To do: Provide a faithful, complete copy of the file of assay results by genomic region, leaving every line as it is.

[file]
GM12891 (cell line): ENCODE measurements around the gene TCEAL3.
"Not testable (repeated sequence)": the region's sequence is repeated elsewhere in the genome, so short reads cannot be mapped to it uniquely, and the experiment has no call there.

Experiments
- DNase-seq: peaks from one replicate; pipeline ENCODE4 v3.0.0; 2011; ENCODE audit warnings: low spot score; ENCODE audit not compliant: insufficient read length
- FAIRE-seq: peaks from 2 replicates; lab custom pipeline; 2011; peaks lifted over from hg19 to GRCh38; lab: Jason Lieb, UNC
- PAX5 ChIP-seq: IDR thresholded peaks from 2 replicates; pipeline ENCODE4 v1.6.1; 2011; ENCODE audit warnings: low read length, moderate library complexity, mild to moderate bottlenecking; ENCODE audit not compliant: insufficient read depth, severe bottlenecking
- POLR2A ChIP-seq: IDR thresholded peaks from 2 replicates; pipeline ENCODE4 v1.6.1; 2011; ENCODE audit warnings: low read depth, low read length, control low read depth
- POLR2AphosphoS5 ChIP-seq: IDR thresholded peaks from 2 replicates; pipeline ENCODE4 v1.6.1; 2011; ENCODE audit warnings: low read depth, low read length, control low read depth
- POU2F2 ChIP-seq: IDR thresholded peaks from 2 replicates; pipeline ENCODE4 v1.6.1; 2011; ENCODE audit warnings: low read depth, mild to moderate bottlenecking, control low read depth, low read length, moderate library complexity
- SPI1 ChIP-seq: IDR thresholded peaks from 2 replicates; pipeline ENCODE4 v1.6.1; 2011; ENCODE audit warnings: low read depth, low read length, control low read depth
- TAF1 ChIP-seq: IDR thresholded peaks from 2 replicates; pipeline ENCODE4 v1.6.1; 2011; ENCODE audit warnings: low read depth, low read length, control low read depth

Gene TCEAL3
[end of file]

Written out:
GM12891 (cell line): ENCODE measurements around the gene TCEAL3.
"Not testable (repeated sequence)": the region's sequence is repeated elsewhere in the genome, so short reads cannot be mapped to it uniquely, and the experiment has no call there.

Experiments
- DNase-seq: peaks from one replicate; pipeline ENCODE4 v3.0.0; 2011; ENCODE audit warnings: low spot score; ENCODE audit not compliant: insufficient read length
- FAIRE-seq: peaks from 2 replicates; lab custom pipeline; 2011; peaks lifted over from hg19 to GRCh38; lab: Jason Lieb, UNC
- PAX5 ChIP-seq: IDR thresholded peaks from 2 replicates; pipeline ENCODE4 v1.6.1; 2011; ENCODE audit warnings: low read length, moderate library complexity, mild to moderate bottlenecking; ENCODE audit not compliant: insufficient read depth, severe bottlenecking
- POLR2A ChIP-seq: IDR thresholded peaks from 2 replicates; pipeline ENCODE4 v1.6.1; 2011; ENCODE audit warnings: low read depth, low read length, control low read depth
- POLR2AphosphoS5 ChIP-seq: IDR thresholded peaks from 2 replicates; pipeline ENCODE4 v1.6.1; 2011; ENCODE audit warnings: low read depth, low read length, control low read depth
- POU2F2 ChIP-seq: IDR thresholded peaks from 2 replicates; pipeline ENCODE4 v1.6.1; 2011; ENCODE audit warnings: low read depth, mild to moderate bottlenecking, control low read depth, low read length, moderate library complexity
- SPI1 ChIP-seq: IDR thresholded peaks from 2 replicates; pipeline ENCODE4 v1.6.1; 2011; ENCODE audit warnings: low read depth, low read length, control low read depth
- TAF1 ChIP-seq: IDR thresholded peaks from 2 replicates; pipeline ENCODE4 v1.6.1; 2011; ENCODE audit warnings: low read depth, low read length, control low read depth

Gene TCEAL3